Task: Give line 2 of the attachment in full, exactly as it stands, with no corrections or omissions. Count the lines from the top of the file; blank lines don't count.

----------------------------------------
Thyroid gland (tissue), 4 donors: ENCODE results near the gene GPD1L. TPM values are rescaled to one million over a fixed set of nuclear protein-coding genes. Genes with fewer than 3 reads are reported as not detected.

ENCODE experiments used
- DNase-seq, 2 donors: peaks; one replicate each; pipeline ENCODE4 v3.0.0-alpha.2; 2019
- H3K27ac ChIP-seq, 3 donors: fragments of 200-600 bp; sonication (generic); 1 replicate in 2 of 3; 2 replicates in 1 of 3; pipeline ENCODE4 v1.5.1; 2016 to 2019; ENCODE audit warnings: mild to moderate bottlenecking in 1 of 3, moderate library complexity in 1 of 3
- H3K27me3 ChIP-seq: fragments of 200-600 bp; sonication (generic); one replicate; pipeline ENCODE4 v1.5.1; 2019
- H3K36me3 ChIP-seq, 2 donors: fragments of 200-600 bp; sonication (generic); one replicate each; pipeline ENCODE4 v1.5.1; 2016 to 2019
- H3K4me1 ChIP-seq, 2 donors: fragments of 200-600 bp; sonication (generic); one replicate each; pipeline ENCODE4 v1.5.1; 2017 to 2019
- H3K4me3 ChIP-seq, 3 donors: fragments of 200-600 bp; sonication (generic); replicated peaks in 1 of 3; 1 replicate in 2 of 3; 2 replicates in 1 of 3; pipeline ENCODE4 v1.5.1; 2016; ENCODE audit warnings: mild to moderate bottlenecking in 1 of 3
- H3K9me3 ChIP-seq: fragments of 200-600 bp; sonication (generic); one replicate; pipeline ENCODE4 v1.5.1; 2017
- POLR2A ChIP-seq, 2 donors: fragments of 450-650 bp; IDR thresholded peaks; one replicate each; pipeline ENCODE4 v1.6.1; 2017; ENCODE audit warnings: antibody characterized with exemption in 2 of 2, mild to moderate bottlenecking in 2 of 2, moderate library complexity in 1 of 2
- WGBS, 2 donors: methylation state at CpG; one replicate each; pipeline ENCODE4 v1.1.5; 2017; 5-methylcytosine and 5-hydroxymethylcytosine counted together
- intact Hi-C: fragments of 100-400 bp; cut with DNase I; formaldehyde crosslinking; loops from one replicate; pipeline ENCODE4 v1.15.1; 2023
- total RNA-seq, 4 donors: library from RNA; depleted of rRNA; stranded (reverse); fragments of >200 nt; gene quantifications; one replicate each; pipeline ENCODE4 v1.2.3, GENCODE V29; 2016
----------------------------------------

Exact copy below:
ENCODE experiments used